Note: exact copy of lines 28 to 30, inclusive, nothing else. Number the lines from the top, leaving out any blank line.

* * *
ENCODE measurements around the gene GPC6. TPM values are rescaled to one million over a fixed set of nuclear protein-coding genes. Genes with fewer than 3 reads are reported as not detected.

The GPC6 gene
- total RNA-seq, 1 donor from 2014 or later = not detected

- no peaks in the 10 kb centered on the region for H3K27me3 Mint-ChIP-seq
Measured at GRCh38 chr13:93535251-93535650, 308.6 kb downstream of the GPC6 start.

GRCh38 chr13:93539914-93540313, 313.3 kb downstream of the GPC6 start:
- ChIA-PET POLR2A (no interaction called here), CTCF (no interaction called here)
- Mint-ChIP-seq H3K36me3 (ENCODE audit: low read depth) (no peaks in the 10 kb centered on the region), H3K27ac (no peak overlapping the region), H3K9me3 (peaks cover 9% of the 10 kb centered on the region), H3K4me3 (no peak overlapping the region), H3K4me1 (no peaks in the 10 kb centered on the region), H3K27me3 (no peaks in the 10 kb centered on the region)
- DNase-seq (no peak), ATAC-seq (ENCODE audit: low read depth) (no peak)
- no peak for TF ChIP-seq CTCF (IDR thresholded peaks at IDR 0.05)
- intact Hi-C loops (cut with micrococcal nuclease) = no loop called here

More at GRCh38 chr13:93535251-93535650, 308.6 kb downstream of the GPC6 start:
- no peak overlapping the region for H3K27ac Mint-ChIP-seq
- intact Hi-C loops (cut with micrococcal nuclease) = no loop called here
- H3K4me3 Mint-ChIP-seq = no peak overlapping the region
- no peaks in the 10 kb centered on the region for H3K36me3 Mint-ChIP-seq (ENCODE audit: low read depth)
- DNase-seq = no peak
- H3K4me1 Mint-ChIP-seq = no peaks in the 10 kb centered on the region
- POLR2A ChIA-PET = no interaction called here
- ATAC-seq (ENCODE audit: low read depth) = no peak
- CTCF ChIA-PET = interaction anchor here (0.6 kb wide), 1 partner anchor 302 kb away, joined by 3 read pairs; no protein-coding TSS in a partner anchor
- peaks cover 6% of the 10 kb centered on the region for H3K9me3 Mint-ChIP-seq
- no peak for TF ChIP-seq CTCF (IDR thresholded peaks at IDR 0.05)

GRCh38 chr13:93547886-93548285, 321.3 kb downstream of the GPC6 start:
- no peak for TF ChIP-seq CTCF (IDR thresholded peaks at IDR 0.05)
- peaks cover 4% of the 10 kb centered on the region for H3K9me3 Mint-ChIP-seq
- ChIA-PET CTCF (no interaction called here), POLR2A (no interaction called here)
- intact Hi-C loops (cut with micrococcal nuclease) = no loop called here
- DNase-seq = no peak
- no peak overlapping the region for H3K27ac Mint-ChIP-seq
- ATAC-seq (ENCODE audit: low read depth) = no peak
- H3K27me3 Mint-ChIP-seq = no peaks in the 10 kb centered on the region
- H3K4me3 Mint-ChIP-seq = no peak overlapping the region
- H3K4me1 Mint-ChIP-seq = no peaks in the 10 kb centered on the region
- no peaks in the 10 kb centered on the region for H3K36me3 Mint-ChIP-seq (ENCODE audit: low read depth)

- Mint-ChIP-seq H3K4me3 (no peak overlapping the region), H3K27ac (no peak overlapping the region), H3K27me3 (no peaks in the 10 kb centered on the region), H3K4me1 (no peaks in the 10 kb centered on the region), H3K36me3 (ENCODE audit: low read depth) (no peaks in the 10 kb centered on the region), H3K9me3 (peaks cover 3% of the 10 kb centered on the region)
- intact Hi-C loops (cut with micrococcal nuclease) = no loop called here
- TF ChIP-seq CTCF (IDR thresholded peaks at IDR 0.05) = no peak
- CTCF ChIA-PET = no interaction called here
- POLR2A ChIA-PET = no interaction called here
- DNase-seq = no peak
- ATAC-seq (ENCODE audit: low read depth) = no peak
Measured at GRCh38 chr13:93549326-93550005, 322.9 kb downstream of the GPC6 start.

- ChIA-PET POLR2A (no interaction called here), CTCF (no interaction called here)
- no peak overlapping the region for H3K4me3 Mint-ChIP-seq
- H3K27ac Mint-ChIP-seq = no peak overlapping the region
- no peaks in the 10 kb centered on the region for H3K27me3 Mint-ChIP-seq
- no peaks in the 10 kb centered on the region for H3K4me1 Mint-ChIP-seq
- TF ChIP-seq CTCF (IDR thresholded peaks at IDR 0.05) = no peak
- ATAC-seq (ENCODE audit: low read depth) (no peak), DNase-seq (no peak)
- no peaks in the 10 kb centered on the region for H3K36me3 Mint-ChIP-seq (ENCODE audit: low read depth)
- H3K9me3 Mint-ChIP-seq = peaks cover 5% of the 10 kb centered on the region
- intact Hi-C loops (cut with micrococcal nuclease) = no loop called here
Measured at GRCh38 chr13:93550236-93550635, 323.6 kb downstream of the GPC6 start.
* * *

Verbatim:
- intact Hi-C loops (cut with micrococcal nuclease) = no loop called here
- DNase-seq = no peak
- no peak overlapping the region for H3K27ac Mint-ChIP-seq